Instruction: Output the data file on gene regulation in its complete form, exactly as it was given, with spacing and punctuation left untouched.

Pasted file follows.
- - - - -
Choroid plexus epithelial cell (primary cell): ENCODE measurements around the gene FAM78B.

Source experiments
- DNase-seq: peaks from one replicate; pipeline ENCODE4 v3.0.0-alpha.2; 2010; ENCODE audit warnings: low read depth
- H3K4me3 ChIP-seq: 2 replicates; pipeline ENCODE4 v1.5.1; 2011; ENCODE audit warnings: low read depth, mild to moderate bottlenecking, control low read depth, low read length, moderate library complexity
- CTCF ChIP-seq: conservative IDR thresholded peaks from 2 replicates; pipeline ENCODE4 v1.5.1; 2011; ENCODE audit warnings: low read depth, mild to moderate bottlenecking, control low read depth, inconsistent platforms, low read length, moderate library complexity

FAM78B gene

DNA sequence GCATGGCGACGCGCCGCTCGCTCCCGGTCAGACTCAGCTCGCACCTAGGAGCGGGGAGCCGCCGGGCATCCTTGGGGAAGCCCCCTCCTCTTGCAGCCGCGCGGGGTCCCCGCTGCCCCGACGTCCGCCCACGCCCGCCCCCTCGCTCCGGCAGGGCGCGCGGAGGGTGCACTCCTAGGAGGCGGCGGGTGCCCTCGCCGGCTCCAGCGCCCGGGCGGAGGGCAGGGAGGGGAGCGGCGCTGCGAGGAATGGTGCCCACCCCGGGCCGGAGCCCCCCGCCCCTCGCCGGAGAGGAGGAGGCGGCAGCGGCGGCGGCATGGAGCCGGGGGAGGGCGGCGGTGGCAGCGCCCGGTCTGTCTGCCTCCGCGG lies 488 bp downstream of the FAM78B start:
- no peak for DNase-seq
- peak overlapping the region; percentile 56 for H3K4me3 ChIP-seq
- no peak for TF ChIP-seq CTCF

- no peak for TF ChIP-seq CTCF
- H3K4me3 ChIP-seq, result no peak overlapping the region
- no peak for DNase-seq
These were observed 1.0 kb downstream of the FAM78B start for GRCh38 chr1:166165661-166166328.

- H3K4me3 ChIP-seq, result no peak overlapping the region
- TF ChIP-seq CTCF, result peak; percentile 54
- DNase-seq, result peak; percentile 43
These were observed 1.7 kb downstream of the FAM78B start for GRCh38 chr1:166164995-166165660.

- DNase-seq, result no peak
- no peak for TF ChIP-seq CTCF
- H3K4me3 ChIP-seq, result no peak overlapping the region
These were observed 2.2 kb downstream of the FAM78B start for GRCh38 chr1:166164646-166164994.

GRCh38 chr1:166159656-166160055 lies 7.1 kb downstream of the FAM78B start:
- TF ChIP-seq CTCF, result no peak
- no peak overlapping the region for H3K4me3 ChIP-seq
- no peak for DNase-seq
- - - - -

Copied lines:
Choroid plexus epithelial cell (primary cell): ENCODE measurements around the gene FAM78B.

Source experiments
- DNase-seq: peaks from one replicate; pipeline ENCODE4 v3.0.0-alpha.2; 2010; ENCODE audit warnings: low read depth
- H3K4me3 ChIP-seq: 2 replicates; pipeline ENCODE4 v1.5.1; 2011; ENCODE audit warnings: low read depth, mild to moderate bottlenecking, control low read depth, low read length, moderate library complexity
- CTCF ChIP-seq: conservative IDR thresholded peaks from 2 replicates; pipeline ENCODE4 v1.5.1; 2011; ENCODE audit warnings: low read depth, mild to moderate bottlenecking, control low read depth, inconsistent platforms, low read length, moderate library complexity

FAM78B gene

DNA sequence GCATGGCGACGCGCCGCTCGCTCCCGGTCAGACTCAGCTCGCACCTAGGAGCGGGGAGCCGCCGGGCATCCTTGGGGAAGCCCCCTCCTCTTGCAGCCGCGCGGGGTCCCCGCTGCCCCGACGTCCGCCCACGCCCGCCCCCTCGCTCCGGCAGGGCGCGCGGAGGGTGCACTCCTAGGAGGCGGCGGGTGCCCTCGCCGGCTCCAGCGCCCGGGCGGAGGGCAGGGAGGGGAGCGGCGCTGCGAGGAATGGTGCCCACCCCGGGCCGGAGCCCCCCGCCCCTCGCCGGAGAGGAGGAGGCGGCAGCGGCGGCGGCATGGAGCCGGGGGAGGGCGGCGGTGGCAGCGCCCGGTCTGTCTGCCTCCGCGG lies 488 bp downstream of the FAM78B start:
- no peak for DNase-seq
- peak overlapping the region; percentile 56 for H3K4me3 ChIP-seq
- no peak for TF ChIP-seq CTCF

- no peak for TF ChIP-seq CTCF
- H3K4me3 ChIP-seq, result no peak overlapping the region
- no peak for DNase-seq
These were observed 1.0 kb downstream of the FAM78B start for GRCh38 chr1:166165661-166166328.

- H3K4me3 ChIP-seq, result no peak overlapping the region
- TF ChIP-seq CTCF, result peak; percentile 54
- DNase-seq, result peak; percentile 43
These were observed 1.7 kb downstream of the FAM78B start for GRCh38 chr1:166164995-166165660.

- DNase-seq, result no peak
- no peak for TF ChIP-seq CTCF
- H3K4me3 ChIP-seq, result no peak overlapping the region
These were observed 2.2 kb downstream of the FAM78B start for GRCh38 chr1:166164646-166164994.

GRCh38 chr1:166159656-166160055 lies 7.1 kb downstream of the FAM78B start:
- TF ChIP-seq CTCF, result no peak
- no peak overlapping the region for H3K4me3 ChIP-seq
- no peak for DNase-seq